3. Find a focus. Unfortunately, you are not just gathering sources and summing up what they have to say. You should be considering what themes and ideas connect your sources together. Think of these books as your group of friends all arguing on the same topic. What are they all assuming? How are they the same and how are they different?
    • Read between the lines. You’re not necessarily looking for explicit content. Is there an aspect of the field that is missing? Are your sources all prescribing to one specific theory? Do you see trends being revealed? This will help you structure your paper immensely, zeroing in on what will give your paper purpose.
  4. Construct your thesis. Now that you’ve found your focus, it’s time to construct a thesis statement. You may be thinking that literature reviews don’t have thesis statements. That’s both partly true and false: They have theses, but they’re quite different. Your thesis statement will not necessarily argue for a position or an opinion; rather, it will argue for a particular perspective on the material.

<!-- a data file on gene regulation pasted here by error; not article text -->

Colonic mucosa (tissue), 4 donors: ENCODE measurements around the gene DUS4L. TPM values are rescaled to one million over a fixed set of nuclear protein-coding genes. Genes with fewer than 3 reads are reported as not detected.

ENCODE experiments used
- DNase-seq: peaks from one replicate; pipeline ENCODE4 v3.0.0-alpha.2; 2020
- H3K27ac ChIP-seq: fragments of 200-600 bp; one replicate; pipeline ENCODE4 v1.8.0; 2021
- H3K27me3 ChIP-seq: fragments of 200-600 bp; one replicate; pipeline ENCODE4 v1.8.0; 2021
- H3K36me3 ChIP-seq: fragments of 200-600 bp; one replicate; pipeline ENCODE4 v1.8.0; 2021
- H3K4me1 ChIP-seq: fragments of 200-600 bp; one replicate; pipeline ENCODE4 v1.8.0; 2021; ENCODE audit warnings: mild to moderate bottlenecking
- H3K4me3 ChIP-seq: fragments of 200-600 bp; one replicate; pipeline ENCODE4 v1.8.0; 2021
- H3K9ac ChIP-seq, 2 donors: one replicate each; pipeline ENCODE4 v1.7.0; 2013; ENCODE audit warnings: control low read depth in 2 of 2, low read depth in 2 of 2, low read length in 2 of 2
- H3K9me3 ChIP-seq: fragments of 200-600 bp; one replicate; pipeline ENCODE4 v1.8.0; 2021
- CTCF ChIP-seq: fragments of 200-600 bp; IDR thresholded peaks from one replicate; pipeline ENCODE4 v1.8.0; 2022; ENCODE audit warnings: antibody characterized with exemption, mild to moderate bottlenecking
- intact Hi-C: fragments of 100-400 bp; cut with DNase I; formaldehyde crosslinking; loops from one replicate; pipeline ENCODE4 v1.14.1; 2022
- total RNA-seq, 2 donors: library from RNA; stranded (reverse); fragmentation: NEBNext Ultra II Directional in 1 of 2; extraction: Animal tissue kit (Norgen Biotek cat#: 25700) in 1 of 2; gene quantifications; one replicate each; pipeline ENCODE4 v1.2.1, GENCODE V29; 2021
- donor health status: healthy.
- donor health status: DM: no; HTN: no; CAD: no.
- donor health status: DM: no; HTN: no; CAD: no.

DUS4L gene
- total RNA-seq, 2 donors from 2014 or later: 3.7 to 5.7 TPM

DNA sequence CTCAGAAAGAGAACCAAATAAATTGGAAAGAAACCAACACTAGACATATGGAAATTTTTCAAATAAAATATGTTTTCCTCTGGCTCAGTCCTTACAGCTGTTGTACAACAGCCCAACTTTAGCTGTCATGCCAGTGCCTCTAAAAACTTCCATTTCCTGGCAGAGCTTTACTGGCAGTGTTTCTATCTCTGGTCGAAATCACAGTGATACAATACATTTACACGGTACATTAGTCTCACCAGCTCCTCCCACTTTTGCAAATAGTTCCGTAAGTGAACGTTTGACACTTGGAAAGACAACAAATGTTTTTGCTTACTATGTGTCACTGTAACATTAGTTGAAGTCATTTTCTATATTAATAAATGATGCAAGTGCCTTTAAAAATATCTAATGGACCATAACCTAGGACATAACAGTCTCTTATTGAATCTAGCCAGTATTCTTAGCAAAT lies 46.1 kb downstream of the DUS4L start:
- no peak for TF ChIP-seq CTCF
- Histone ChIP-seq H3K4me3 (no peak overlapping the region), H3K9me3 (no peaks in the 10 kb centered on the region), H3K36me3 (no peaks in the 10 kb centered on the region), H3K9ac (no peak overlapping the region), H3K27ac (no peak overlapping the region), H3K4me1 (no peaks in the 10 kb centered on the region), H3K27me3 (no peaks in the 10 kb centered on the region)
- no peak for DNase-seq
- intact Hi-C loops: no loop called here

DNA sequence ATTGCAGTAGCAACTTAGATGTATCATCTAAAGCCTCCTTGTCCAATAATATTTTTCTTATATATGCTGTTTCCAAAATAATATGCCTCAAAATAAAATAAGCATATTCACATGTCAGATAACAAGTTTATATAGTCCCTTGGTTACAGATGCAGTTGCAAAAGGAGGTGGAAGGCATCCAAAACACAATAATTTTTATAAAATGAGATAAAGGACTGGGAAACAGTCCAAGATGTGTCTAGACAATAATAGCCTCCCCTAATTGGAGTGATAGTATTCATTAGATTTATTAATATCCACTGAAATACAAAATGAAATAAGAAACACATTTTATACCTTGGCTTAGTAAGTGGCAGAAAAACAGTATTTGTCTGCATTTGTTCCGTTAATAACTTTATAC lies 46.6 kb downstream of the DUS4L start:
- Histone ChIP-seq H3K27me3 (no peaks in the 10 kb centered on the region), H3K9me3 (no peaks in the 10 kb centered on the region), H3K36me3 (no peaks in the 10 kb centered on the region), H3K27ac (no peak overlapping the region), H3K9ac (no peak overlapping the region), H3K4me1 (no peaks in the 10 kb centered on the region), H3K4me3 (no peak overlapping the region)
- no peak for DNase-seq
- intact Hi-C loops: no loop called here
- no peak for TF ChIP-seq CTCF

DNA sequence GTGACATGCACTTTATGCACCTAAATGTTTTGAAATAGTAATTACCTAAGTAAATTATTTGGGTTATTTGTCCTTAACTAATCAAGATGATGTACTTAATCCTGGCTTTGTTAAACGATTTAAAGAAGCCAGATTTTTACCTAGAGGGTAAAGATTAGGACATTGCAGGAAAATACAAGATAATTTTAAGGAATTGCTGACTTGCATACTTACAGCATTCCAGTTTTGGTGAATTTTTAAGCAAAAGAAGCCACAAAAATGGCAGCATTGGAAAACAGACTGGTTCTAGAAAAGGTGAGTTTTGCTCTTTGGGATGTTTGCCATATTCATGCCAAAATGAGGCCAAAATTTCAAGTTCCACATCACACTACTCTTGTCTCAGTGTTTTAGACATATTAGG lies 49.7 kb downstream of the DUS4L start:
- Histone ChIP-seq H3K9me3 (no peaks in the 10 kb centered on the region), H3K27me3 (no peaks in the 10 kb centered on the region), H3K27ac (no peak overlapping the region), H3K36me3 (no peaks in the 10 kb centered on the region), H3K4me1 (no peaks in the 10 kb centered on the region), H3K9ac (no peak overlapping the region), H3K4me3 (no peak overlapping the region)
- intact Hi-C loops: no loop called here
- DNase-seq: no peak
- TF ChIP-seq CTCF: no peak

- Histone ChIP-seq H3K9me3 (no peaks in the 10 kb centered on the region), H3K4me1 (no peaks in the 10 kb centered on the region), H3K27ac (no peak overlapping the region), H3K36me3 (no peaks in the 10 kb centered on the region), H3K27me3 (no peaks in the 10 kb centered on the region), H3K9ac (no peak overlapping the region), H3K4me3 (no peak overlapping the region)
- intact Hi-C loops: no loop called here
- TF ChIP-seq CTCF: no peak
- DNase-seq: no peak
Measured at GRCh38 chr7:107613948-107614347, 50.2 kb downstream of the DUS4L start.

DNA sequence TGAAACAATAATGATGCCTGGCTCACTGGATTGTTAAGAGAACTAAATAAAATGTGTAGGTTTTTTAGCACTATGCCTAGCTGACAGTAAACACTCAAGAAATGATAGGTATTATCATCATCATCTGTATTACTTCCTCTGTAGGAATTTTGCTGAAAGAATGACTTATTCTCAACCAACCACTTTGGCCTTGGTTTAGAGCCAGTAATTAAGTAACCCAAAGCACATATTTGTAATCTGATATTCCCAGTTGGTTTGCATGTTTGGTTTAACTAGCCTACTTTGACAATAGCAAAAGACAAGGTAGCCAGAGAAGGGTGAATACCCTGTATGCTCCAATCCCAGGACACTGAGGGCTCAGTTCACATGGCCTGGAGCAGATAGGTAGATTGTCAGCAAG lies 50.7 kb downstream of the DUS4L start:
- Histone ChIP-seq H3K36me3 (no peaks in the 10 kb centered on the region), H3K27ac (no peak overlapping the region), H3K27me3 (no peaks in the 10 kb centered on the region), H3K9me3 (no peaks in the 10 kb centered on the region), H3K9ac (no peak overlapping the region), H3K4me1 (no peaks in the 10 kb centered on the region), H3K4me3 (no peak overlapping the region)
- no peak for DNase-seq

• For example, “Current trends in [topic] are A, B, and C,” or “The X Theory is assumed by most sources from 1985 on.” Stating something like this begs a few questions, making your review more interesting and meaningful: How will trends change in the future? What if the assumed theories are wrong?
    • Again, this is not new information. You are not analyzing the material and coming up with your own, fresh perspective on it. You are simply acting like a computer–noting patterns, holes, and assumptions all your sources are taking.
  5. Assess your sources. You can have the best of intentions and a form of prose that convinces the staunchest of skeptics, but if your sources aren’t viable, that’s it. Finito. Make sure your sources are evaluated on a number of levels.
    • What are the author’s credentials? How are their arguments supported (narratives, statistics, historical findings, etc.)?
    • Is the author’s perspective unbiased and objective? Are they ignoring any data to make their points seem stronger?
    • How persuasive are they? Do any of their points leave a bit to be desired?
    • Does their work lead to a greater understanding of the subject?

Part 2 Constructing Your Paper

  1. Start with a solid introduction. As with everything, first impressions matter. Your intro should give a quick idea of the topic of your review, be it thematically or by organizational pattern.